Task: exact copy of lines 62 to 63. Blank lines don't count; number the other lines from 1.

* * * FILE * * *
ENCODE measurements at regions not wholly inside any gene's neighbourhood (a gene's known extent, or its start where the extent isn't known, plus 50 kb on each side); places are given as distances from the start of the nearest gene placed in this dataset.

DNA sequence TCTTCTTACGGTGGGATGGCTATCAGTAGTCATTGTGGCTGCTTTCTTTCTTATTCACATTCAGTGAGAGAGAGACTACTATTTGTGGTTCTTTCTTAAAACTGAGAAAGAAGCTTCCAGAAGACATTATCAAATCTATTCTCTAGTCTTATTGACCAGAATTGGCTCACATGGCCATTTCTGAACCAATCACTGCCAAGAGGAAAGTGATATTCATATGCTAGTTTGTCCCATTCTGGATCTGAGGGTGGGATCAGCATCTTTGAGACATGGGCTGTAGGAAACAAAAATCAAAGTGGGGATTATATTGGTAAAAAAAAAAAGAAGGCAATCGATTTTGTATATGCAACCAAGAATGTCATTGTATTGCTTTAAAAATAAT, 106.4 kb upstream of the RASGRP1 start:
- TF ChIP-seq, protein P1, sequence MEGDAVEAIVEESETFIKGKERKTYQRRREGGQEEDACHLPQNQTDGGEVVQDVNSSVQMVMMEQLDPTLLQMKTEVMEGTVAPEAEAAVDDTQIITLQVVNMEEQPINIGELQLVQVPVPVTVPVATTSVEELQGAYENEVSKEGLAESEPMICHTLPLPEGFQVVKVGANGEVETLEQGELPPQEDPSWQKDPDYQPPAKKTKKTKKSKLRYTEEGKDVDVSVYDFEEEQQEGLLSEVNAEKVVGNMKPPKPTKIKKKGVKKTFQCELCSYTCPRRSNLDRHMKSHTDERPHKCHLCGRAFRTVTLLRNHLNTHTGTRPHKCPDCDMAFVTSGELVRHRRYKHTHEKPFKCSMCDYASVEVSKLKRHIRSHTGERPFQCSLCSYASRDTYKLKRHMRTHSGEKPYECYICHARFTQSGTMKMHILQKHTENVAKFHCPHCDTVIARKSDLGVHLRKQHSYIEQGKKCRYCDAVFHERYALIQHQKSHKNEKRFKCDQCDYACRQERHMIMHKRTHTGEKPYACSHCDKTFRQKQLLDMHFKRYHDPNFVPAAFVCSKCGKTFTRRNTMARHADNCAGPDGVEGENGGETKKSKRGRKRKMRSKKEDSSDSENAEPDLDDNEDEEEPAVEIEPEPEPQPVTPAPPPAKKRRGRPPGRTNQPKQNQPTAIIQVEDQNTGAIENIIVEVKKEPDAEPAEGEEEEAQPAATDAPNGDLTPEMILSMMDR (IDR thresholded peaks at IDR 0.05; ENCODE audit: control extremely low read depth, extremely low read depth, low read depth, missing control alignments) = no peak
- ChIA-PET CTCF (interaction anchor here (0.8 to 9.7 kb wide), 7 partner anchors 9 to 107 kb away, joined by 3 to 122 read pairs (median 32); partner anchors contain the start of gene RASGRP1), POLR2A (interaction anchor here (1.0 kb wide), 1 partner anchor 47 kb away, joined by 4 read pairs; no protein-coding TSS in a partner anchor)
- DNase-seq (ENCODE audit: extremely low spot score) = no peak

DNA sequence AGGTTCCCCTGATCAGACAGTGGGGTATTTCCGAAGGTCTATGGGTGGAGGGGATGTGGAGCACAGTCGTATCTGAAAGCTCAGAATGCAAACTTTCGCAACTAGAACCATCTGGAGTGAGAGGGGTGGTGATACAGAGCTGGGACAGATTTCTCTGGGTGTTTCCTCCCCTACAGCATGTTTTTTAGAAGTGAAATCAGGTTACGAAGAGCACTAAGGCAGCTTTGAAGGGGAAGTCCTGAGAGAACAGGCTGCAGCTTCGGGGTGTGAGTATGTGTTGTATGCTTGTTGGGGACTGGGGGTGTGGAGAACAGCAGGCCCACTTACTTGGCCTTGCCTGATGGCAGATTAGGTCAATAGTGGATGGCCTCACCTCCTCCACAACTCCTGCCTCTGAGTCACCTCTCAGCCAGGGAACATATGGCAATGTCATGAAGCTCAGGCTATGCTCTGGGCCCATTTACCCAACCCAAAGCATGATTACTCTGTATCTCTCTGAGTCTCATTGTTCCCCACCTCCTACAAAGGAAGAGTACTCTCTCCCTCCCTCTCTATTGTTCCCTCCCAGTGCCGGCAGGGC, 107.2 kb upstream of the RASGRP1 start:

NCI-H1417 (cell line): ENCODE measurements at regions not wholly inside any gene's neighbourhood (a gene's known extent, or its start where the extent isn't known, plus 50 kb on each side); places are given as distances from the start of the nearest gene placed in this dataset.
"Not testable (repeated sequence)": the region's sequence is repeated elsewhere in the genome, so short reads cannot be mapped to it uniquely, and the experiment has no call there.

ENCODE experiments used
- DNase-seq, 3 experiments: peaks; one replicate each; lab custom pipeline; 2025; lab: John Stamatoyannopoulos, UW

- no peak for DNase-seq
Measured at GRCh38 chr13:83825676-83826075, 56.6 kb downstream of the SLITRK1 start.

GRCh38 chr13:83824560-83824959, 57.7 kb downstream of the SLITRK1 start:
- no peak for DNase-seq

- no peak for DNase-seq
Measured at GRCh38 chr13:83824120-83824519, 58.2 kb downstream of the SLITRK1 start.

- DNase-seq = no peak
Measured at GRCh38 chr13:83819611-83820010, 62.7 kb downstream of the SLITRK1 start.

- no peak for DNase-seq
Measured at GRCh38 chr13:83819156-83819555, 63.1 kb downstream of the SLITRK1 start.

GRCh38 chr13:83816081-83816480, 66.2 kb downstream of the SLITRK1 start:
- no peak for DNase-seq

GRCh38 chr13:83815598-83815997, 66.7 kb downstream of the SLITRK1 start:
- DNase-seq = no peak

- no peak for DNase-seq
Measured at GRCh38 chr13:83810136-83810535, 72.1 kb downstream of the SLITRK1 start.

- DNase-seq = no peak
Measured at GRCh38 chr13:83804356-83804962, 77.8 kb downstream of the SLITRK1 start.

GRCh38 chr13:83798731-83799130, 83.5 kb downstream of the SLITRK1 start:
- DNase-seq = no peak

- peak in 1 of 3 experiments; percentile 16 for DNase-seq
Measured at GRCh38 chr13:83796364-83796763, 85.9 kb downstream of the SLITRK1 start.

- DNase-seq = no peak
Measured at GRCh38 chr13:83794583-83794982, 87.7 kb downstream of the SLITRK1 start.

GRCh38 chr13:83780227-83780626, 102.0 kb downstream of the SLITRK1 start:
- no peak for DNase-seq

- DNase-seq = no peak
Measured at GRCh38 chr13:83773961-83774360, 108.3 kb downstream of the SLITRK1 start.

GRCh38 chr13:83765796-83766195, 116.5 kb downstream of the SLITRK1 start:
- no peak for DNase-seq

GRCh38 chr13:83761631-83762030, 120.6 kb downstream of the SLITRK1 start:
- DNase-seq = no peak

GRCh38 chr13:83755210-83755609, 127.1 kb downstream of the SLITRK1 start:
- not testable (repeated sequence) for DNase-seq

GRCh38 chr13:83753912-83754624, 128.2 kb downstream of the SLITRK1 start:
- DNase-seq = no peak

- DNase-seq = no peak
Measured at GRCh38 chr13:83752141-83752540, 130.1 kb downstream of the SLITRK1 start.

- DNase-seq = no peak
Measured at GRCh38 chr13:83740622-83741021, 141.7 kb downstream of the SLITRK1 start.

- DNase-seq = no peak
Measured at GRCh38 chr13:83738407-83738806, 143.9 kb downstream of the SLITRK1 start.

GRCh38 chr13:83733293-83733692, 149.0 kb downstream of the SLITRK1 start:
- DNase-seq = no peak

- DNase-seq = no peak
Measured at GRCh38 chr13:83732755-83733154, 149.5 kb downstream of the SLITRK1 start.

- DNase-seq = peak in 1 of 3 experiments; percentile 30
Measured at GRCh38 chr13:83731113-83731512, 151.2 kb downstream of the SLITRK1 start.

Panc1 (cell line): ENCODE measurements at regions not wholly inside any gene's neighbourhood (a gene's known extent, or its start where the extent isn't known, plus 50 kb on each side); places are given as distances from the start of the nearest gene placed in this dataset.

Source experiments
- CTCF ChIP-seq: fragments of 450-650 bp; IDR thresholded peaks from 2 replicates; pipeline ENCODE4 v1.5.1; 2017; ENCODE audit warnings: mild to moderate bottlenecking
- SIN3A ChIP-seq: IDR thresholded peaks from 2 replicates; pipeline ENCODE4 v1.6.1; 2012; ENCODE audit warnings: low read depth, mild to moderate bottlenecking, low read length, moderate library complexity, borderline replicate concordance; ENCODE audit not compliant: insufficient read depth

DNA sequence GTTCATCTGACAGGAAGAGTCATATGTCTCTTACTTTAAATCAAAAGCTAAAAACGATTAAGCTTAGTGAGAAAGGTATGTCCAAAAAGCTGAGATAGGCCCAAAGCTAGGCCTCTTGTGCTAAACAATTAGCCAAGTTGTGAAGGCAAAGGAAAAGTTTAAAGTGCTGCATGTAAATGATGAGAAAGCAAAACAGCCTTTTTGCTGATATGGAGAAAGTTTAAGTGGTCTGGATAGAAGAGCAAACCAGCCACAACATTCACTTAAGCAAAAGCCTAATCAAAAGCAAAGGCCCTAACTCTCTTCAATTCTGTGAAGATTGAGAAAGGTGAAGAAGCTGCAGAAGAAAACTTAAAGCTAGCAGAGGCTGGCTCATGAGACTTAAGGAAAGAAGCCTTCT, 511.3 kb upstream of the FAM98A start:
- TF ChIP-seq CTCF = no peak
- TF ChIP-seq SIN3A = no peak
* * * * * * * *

- SIN3A ChIP-seq: IDR thresholded peaks from 2 replicates; pipeline ENCODE4 v1.6.1; 2012; ENCODE audit warnings: low read depth, mild to moderate bottlenecking, low read length, moderate library complexity, borderline replicate concordance; ENCODE audit not compliant: insufficient read depth

DNA sequence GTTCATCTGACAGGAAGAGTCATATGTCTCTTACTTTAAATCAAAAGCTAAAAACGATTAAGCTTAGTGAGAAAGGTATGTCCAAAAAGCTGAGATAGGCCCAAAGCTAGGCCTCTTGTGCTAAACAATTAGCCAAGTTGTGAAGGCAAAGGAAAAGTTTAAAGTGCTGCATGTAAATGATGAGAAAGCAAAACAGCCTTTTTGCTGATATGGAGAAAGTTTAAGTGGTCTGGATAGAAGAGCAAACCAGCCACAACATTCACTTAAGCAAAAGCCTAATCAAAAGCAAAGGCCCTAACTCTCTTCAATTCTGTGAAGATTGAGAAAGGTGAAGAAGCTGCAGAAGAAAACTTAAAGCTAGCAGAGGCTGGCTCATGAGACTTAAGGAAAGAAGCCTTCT, 511.3 kb upstream of the FAM98A start: